Robert Branagh of rpmi explains why education and engagement will play an essential part in dealing with the challenges facing the industry
We wish you a Merry Christmas... enjoy the break; the New Year is going to be quite a challenge for us all! With changes to tax along with the RPI/CPI ramifications in spring, preparation for auto-enrolment and getting data clean for 2012, the year ahead is going to be a demanding one. While we don't want to be all doom and gloom, especially at this time of year, we must all acknowledge the fact that there is a lot of hard work ahead for all pension professionals during a time of continued economic uncertainty. Although what we need to achieve over the next 12 months might still fill us with dread at the moment, we must focus on working towards meeting the objectives set.
Even though the industry has known about auto-enrolment quite a while now; almost four years in fact, we are still seeing limited preparation for the initiative amongst pensions professionals. But, the preparation by payroll and HR departments, whose involvement is key in ensuring the success of the scheme, is even more limited. In a recent survey carried out by rpmi, we found that two-thirds of payroll teams have yet to start thinking about auto-enrolment, a scary thought now that there are only 12 months to go until 2012. With other changes to be implemented in the meantime, is this the time to help our colleagues in payroll to ensure an easier transition or focus on our own needs?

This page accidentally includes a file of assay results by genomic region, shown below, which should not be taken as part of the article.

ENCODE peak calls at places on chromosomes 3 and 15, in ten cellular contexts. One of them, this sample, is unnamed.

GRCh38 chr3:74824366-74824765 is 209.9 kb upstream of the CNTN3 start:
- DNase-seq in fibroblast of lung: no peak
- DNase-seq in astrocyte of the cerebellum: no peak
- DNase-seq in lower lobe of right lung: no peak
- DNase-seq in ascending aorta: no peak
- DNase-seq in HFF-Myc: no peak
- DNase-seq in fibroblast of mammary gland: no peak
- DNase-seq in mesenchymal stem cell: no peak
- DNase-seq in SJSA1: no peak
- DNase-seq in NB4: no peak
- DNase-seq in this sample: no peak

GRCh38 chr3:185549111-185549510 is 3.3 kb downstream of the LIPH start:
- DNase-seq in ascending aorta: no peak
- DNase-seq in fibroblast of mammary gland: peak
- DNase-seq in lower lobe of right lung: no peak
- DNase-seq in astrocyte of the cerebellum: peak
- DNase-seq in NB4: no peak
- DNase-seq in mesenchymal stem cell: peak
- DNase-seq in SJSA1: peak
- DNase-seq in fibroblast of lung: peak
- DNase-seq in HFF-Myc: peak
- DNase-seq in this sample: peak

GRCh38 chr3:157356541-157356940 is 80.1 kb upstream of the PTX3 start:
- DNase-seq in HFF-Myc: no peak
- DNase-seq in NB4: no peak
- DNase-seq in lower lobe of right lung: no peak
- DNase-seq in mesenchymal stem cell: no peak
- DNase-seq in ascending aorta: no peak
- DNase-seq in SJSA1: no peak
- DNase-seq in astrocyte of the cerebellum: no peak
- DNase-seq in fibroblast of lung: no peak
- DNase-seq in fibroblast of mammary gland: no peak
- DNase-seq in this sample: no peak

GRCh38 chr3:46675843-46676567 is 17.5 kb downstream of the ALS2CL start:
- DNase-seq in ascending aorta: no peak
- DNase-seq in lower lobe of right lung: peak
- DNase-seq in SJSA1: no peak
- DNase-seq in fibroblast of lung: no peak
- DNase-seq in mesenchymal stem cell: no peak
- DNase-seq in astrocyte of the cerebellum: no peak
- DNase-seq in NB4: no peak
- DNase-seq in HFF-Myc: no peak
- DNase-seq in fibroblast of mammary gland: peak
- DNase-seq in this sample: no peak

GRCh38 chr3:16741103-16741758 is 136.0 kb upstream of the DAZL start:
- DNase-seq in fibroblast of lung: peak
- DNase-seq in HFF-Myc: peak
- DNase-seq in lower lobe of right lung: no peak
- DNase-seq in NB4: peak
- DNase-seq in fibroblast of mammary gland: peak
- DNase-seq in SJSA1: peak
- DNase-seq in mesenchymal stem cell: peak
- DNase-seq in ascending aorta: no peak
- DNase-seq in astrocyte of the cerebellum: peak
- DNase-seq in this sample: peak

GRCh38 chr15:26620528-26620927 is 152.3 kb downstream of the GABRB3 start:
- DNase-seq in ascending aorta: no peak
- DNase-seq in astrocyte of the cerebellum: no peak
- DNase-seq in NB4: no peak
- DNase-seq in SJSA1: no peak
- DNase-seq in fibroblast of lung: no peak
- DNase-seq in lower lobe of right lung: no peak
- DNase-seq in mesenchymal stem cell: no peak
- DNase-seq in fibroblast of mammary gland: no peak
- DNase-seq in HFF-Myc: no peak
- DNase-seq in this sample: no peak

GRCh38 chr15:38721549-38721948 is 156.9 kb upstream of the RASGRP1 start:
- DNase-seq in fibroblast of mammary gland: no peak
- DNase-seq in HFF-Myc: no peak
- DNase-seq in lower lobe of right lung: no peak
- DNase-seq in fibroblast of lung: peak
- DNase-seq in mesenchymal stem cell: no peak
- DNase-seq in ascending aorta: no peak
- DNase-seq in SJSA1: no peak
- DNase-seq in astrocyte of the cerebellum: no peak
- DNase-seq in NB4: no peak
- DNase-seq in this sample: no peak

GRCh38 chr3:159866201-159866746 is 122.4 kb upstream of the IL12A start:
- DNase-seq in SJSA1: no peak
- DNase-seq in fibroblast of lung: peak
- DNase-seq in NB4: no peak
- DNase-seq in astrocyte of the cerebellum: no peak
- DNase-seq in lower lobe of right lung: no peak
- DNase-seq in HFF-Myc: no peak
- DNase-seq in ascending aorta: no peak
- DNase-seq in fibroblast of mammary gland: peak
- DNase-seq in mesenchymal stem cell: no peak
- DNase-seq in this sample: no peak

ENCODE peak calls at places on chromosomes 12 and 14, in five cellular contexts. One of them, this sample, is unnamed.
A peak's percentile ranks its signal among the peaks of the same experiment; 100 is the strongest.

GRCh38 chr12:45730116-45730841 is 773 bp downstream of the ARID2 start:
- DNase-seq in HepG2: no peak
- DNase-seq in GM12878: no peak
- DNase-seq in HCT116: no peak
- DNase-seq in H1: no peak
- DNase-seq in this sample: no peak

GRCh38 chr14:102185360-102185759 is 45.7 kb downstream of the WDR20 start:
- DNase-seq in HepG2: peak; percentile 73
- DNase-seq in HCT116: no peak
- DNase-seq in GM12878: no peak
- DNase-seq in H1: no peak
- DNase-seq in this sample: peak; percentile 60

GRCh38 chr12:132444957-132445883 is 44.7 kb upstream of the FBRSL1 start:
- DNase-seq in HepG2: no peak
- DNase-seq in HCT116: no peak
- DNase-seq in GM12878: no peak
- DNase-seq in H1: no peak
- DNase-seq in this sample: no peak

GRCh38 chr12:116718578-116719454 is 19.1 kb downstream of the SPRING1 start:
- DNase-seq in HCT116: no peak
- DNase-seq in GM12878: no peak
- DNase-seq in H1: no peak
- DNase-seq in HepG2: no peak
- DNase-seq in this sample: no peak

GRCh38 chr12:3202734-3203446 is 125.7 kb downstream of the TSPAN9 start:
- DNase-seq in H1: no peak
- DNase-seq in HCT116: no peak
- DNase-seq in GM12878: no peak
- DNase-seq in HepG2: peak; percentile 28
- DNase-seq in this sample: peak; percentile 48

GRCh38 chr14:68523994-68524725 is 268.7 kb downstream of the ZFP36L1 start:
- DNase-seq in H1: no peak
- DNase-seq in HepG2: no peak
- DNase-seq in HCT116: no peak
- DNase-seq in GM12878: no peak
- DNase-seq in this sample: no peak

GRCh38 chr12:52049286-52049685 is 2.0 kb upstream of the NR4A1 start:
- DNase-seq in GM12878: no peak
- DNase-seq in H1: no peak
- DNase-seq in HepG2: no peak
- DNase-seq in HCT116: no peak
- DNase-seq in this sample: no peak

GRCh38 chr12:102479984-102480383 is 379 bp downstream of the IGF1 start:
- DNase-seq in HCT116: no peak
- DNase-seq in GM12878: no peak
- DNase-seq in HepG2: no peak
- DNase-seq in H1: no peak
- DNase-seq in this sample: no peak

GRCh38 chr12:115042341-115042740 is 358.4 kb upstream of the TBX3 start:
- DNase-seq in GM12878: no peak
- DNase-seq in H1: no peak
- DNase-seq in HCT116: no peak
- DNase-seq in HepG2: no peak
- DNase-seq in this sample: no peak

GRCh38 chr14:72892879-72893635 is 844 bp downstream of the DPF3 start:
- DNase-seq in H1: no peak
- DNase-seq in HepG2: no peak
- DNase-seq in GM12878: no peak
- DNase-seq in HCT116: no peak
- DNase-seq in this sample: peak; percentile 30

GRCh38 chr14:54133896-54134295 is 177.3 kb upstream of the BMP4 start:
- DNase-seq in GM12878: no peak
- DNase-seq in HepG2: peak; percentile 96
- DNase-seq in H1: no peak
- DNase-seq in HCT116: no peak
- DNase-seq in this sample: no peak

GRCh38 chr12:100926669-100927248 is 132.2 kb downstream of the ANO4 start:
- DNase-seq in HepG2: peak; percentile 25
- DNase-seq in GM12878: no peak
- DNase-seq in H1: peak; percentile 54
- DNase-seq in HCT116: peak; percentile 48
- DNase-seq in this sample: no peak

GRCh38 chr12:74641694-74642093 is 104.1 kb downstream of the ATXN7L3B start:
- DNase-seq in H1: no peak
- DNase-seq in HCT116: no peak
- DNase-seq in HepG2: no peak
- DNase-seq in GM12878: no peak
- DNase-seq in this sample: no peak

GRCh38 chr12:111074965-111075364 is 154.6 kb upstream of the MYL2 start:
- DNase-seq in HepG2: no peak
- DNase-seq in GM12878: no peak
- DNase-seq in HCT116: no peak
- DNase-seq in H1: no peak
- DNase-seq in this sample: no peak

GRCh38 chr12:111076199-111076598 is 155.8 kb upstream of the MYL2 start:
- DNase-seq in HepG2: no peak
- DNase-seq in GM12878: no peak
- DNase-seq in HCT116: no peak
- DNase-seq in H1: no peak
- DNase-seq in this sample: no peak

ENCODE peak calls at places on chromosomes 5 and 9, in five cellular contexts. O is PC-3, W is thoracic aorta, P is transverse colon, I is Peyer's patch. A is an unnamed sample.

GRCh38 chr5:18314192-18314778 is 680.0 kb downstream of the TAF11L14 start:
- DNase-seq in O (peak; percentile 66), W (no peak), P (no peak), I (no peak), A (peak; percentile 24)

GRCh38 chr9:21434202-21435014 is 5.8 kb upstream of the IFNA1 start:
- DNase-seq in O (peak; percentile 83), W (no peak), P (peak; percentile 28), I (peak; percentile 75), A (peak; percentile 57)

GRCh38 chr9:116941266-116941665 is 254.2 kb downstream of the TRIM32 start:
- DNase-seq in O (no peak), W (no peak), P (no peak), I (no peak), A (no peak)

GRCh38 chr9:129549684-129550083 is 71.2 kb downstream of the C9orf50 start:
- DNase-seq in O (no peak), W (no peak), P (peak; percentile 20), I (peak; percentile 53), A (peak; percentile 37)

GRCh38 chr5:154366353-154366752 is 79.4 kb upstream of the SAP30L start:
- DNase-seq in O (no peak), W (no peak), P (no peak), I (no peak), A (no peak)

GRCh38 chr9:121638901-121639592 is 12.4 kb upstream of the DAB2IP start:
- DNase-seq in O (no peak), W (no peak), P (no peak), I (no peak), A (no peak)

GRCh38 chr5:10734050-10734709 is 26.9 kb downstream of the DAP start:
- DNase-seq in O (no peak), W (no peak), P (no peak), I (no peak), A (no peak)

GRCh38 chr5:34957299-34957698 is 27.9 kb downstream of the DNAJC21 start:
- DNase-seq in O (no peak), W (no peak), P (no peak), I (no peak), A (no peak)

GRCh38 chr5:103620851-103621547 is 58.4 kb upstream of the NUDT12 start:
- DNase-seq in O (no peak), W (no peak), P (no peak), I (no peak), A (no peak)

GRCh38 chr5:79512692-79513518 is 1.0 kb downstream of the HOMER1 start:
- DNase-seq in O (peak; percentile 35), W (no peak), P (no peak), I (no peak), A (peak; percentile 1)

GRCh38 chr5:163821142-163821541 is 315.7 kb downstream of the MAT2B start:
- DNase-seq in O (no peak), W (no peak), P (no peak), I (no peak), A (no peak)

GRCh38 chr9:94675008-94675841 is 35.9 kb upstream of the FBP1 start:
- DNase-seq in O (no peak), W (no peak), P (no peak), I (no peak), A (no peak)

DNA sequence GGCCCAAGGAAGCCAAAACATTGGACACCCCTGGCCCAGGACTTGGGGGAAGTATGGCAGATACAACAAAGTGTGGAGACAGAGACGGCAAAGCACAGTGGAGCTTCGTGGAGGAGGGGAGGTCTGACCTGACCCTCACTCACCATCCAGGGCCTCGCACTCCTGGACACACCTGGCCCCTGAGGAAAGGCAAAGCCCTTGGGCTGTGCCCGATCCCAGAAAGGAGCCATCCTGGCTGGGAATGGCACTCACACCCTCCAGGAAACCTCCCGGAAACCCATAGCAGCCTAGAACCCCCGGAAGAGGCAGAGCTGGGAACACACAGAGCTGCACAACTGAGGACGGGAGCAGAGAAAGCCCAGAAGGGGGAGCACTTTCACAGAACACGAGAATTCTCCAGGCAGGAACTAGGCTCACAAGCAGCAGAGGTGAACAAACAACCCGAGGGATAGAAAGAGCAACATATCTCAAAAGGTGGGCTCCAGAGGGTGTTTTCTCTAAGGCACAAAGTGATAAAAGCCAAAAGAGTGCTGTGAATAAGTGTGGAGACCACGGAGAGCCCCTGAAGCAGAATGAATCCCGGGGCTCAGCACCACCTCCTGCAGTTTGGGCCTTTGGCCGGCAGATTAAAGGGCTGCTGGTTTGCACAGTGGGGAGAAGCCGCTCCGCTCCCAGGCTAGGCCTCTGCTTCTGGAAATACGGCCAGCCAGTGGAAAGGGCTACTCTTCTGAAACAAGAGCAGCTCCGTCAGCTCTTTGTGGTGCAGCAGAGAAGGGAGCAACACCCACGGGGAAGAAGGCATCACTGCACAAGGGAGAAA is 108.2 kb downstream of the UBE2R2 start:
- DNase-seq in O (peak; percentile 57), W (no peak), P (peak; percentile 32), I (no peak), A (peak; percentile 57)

Before we can start making the final changes necessary to prepare for auto-enrolment we need to ensure that our people, systems and members are ready for tax changes along with the move, for many schemes, from RPI to CPI. And that's on top of ensuring data is clean and fit for purpose with the introduction of The Pension Regulator's regulations! It is going to be a long hard slog to implement the changes necessary and make sure that all members are aware of what the changes will mean to them.
From experience, it is these sorts of changes that can really upset members - who are generally unsure of who to blame. Once again, as is the case in so many of the situations we all find ourselves in, we come back to the need for real member engagement and communication. Writing to members is no longer enough, we must communicate using a range of mediums including making announcements on member websites and fully briefing helpline staff who are generally our first line of defence. Caring and empathetic staff go a long way in allaying the fears of members and helping them to understand what will happen to their benefits. To do this, staff must have the knowledge to explain what the forthcoming changes mean for high earners, those receiving benefits and the implications of auto-enrolment for those that opt out as well as newly eligible employees.
With regard to time, we are all struggling to plan for changes that the government has introduced as part of the austerity drive, and therein lays another problem.
Austerity attitudes to pensions